BOWL OF HEAVEN

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Bowl of Heaven Review

REVIEW: BOWL OF HEAVEN / AUTHOR: GREGORY BENFORD, LARRY NIVEN / PUBLISHER: TITAN BOOKS / RELEASE DATE: OUT NOW

Bowl of Heaven is a collaboration between two of the genre’s biggest names: Gregory Benford and Larry Niven. It tells the story of the crew of the SunSeeker who have left Earth for a planet called Glory. En route, they encounter a Brobdingnagian object – a vast bowl travelling through space with its own star in the centre. It has a surface area millions of times that of the Earth and the crew divert to explore and begin a journey that will lead to alien encounters, danger and mystery.

The book is divided into various parts. It starts in hard SF style, serving up lots of engineering info about both the SunSeeker and the enormous wok-in-space that is the bowl. Once the ship takes up orbit inside the bowl, a shuttle lands and its crew splits into two parties led by Cliff and Beth. Cliff’s party avoid capture and become our eyes as they explore the surface of the bowl and attempt to stay alive. Beth’s party gets caught, then escapes and they too seek to survive in this alien landscape. Occasionally Beth or Cliff makes contact with the rest of the crew back on the SunSeeker, who act as a balance to the more active parts of the story.

Bowl of Heaven bears inevitable comparison with Niven’s Ringworld and to his collaboration with Jerry Pournelle, The Mote in God’s Eye. The story starts with a lot of science, then moves to a more action adventure style. The bowl is a clever idea – a dirigible star that drags its inhabitants behind it. The main aliens are well conceived in that they have very different minds to ours and will be fascinating to anyone with an interest in psychology. There is plenty of mystery and slow reveals of a deeper story, and all in all it is a decent read.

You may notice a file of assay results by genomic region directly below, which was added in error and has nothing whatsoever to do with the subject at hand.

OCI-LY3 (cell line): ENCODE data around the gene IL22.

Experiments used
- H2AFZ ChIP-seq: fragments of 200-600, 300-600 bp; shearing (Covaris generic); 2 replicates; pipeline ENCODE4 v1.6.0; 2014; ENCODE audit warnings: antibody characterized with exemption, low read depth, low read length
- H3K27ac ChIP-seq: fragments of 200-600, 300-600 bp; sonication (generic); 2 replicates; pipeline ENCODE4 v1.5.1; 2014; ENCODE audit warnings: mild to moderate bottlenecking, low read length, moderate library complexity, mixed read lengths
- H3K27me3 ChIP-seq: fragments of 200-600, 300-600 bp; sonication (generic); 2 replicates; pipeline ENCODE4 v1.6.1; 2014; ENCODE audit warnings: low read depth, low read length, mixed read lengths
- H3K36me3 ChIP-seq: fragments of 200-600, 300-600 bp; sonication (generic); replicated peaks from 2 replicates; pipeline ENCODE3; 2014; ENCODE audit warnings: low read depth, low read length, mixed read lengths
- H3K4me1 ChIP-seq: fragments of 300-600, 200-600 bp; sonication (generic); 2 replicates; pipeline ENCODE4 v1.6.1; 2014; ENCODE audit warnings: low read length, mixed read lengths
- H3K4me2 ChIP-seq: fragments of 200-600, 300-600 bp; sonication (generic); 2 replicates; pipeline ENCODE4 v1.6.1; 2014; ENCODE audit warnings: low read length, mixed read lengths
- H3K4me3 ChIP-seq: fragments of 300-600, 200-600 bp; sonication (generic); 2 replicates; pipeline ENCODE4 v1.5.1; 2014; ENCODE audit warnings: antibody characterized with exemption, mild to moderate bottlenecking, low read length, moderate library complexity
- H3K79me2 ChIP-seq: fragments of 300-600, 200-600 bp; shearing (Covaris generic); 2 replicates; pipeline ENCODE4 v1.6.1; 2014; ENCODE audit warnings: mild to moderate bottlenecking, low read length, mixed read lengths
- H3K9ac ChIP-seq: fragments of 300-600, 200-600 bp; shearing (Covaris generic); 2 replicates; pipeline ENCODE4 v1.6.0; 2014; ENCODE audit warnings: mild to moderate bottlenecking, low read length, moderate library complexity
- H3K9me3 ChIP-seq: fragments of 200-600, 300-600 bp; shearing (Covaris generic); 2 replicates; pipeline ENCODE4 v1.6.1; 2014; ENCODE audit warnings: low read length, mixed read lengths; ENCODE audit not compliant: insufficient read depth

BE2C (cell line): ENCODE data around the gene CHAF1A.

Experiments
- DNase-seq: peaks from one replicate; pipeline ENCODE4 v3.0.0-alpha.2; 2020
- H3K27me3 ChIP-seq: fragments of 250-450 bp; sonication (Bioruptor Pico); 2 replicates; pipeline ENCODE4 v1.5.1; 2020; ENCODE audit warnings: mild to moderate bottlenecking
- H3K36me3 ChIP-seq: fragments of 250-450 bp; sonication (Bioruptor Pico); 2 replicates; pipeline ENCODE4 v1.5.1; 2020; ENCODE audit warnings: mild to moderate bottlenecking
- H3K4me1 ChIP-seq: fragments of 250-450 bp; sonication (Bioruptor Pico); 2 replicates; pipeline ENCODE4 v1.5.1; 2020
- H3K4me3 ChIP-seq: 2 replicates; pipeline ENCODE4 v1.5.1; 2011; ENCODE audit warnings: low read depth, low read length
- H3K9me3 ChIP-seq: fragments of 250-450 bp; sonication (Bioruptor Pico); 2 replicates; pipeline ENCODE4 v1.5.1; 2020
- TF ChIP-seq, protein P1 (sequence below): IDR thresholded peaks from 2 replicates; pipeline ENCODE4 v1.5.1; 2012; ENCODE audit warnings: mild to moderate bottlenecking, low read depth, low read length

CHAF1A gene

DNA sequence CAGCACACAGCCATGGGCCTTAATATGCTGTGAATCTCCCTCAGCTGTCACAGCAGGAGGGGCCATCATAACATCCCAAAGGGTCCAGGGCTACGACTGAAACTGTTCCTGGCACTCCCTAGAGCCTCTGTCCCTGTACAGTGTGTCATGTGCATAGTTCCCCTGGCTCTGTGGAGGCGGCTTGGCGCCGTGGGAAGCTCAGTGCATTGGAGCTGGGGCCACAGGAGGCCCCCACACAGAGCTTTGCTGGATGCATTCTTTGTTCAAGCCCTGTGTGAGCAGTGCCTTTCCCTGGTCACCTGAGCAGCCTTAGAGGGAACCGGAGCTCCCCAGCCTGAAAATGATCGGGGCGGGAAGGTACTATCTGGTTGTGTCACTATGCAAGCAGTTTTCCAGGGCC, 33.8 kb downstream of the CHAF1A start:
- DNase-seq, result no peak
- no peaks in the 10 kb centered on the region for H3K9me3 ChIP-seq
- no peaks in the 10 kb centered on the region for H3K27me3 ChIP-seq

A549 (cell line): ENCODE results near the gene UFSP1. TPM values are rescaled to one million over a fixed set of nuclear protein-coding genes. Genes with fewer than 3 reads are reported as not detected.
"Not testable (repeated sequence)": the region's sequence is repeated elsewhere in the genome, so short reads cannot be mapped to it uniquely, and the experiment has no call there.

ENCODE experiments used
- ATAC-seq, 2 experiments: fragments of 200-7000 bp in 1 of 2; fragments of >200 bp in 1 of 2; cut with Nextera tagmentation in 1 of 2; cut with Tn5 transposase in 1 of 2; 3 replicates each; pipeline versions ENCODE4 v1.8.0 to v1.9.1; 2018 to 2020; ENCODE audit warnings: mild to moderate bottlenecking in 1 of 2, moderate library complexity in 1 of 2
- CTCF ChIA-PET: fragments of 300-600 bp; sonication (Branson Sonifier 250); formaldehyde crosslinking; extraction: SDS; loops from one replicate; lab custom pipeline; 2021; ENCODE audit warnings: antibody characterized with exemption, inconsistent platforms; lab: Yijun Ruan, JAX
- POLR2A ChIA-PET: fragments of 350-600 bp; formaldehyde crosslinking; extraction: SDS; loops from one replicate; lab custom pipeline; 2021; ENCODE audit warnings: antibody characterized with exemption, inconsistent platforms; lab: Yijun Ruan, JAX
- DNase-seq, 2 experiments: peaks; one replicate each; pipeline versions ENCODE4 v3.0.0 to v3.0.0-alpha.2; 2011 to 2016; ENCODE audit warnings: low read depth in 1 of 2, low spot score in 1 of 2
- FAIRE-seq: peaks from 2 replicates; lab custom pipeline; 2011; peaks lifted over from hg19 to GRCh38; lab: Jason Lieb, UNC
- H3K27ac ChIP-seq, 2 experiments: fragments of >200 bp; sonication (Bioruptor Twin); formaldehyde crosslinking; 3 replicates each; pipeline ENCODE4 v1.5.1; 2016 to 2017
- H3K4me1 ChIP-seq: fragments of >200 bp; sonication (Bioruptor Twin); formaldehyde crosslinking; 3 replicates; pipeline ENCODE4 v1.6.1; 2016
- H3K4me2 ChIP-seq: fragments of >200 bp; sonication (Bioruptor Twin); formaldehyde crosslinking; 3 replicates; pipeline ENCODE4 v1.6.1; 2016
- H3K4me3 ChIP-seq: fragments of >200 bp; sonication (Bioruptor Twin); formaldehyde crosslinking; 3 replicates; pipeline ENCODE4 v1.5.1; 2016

But while enjoyable, Bowl of Heaven is very much a throwback to 1970s/'80s science fiction, and it's too focused on setting up a series (it carries advertising for the next book, ShipStar) to deliver a satisfying, self-contained story in its own right. This is a letdown and, considering that it took Niven 26 years to complete his Ringworld trilogy, fans could be in for a long wait for future instalments.



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